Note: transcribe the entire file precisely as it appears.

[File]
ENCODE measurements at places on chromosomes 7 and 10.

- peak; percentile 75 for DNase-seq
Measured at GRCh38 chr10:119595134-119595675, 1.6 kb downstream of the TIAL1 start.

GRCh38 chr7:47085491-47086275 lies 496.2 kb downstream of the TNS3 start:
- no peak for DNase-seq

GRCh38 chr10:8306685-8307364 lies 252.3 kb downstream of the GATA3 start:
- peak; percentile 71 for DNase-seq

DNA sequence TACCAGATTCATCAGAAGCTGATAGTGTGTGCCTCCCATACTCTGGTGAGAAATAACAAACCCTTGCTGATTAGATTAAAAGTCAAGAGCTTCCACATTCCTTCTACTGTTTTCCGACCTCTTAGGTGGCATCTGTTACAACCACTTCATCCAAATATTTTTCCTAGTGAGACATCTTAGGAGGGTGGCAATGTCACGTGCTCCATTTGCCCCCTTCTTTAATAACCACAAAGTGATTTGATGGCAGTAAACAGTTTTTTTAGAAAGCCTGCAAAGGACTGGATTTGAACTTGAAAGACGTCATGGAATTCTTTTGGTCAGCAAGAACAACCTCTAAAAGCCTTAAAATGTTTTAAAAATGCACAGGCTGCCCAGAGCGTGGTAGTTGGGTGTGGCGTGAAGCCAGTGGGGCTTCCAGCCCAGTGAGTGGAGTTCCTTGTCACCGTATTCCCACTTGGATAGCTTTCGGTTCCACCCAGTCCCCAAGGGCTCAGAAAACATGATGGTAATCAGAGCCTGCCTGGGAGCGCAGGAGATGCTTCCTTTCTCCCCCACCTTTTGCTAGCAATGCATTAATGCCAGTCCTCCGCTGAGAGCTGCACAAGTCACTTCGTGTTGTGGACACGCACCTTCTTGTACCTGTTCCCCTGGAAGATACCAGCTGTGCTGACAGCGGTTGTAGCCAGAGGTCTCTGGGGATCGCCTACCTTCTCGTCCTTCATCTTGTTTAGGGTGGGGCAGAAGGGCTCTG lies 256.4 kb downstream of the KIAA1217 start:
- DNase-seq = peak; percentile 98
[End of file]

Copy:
ENCODE measurements at places on chromosomes 7 and 10.

- peak; percentile 75 for DNase-seq
Measured at GRCh38 chr10:119595134-119595675, 1.6 kb downstream of the TIAL1 start.

GRCh38 chr7:47085491-47086275 lies 496.2 kb downstream of the TNS3 start:
- no peak for DNase-seq

GRCh38 chr10:8306685-8307364 lies 252.3 kb downstream of the GATA3 start:
- peak; percentile 71 for DNase-seq

DNA sequence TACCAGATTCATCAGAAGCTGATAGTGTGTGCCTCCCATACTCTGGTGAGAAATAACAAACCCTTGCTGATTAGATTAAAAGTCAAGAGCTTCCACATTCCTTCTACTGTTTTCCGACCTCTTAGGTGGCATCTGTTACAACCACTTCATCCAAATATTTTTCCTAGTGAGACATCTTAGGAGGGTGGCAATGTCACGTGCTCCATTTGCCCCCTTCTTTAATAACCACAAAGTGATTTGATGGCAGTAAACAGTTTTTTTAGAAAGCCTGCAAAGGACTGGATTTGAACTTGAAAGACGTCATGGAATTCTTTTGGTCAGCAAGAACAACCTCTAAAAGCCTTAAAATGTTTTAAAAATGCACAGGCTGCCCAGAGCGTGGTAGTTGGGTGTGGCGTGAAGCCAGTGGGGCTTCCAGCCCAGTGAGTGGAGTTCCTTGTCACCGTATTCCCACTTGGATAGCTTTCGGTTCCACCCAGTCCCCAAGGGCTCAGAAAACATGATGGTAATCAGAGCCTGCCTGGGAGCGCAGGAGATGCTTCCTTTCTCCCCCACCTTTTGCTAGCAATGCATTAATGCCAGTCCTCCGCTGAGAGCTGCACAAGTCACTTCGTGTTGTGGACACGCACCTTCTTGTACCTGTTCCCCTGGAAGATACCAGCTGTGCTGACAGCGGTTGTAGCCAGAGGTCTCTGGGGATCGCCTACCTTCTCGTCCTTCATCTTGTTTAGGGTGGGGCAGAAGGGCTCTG lies 256.4 kb downstream of the KIAA1217 start:
- DNase-seq = peak; percentile 98